https://totalwealthresearch.com/2017/09/part-ii-what-to-do-and-which-stocks-to-buy-to-immediately-protect-your-money/
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Discussions - Public / Re: So you thought two-factor authentication was secure, did you?
« Last post by unix on September 15, 2017, 06:06:38 AM »


I have a friend who deleted his Gulag account. Maybe I should follow his example.
26
Discussions - Public / So you thought two-factor authentication was secure, did you?
« Last post by ArnoldW2 on September 14, 2017, 03:24:43 PM »

Hackers have discovered that one of the most central elements of online security — the mobile phone number — is also one of the easiest to steal.

In a growing number of online attacks, hackers have been calling up Verizon, T-Mobile U.S., Sprint and AT&T and asking them to transfer control of a victim’s phone number to a device under the control of the hackers.

Once they get control of the phone number, they can reset the passwords on every account that uses the phone number as a security backup — such as Google, Twitter and Facebook.

“My iPad restarted, my phone restarted and my computer restarted, and that’s when I got the cold sweat and was like, ‘O.K., this is really serious,’” said Chris Burniske, a virtual currency investor who lost control of his phone number late last year.

https://mobile.nytimes.com/2017/08/21/business/dealbook/phone-hack-bitcoin-virtual-currency.html


Here's a good editorial on the subject:

The author mentions a case when hackers made 13 requests to transfer a phone number and the cell carrier did NOTHING about it.

http://www.market-ticker.org/akcs-www?post=232377
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Discussions - Public / Re: How do you stop spam phonecalls?
« Last post by ilconsiglliere on September 14, 2017, 01:50:34 AM »
I had an iPhone 4 up until this summer so dont feel bad. It still works even now. The only reason I stopped using it as I could not install anything and the OS could not be upgraded. It was retired in place. Went to a Samsung S7 Galaxy Edge, hated it and went back to the iPhone. I have now have an iPhone 7. If I get 4 years out of it I will be happy.

As for the spam numbers there really is nothing you can do. Generally speaking if you are not in my contacts I wont answer the phone. On an iPhone one tap of the power button silences the phone, two taps send it right to voice mail.

I have found something that seems to help. I answer the phone but dont talk and put it on speaker and mute. Than I just leave the line open. Computers hang up eventually and users just go hello, hello, hello. Some go nuts. I just leave em hanging till they hang up.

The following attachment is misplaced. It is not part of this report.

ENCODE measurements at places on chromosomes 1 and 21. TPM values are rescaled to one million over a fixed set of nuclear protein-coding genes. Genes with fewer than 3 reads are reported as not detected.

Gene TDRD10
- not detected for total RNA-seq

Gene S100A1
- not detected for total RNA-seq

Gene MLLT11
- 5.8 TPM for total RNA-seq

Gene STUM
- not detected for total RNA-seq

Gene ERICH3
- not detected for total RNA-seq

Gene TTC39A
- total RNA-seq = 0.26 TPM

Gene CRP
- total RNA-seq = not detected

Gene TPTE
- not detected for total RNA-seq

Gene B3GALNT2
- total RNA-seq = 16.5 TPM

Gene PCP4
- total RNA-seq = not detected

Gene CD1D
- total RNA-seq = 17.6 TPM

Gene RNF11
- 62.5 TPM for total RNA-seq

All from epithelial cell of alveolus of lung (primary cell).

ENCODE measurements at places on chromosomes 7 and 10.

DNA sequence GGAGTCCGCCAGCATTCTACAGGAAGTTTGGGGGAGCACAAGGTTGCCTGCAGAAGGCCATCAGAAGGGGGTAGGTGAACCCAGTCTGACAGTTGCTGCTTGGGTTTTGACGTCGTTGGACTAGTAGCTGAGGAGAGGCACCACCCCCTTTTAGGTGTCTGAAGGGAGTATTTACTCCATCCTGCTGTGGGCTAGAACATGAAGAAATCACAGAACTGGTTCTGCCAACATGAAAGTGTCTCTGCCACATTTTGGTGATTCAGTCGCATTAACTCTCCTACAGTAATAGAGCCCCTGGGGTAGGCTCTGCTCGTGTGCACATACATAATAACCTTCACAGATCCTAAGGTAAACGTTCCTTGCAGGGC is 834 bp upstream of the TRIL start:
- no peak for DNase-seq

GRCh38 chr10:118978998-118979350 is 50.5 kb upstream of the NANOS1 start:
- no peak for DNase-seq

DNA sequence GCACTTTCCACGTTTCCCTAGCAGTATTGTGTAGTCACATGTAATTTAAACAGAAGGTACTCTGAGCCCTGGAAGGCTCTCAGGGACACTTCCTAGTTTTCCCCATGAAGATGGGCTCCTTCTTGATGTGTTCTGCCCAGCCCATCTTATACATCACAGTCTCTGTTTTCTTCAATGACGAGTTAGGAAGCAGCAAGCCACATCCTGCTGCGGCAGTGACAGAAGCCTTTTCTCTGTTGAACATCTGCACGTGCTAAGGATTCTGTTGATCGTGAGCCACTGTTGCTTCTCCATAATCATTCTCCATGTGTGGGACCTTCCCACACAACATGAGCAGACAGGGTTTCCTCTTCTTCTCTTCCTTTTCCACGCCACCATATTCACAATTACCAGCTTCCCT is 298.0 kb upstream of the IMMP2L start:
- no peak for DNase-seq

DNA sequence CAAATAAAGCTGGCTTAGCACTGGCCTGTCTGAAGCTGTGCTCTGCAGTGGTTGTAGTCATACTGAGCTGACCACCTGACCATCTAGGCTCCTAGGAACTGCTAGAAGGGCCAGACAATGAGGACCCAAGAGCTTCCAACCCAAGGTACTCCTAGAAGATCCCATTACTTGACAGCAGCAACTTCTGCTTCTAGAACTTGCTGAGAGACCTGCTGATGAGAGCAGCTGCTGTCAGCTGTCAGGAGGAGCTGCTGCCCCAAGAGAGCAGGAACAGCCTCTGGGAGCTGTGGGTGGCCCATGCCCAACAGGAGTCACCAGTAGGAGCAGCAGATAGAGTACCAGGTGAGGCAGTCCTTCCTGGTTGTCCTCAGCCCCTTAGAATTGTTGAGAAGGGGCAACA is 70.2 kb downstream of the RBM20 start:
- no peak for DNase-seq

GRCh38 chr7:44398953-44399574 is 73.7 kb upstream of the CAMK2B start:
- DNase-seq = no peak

I have noticed that if you do this enough and they remove you from their dial patterns as you are tying up the line.
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FTE, Job and Career Discussion / Re: AI and Robotics: new opportunity areas?
« Last post by JoFrance on September 12, 2017, 03:10:27 PM »
Japan is doing a lot of interesting work with humanoids that will become care givers to their older population.  I sure wouldn't mind having a robot around the house when I'm too old to do a lot of things.

https://www.cbsnews.com/videos/cbsn-on-assignment-explores-japans-future-of-humanoid-robots/

There is a definite need for this technology in Japan and also, as the Boomer generation gets older, we will have the same need here.

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Discussions - Public / Re: How do you stop spam phonecalls?
« Last post by JoFrance on September 12, 2017, 02:47:33 PM »
Geez, its frustrating that there really is no good solution.  I've gotten occasional spam texts, but its nothing like the phone calls.  I don't think personal phone calls will ever go away.  I know I can burn up the phone lines talking to my friends and family.

I'm going to look into Mr. Number.  If I can block most out of state numbers it would be a help.
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Discussions - Public / Re: How do you stop spam phonecalls?
« Last post by benali72 on September 12, 2017, 02:39:01 PM »
Indeed, the old system of telephone and POTS phone numbers are now almost completely devoid of trust.

Excellent summary of the problem. 

I have quite a few friends who don't even answer their phones anymore.

If you want to talk with them, you have to leave a message, and they call you back.

(of course, that's assuming you will answer when they call you back! otherwise you get an endless loop of phone messages!)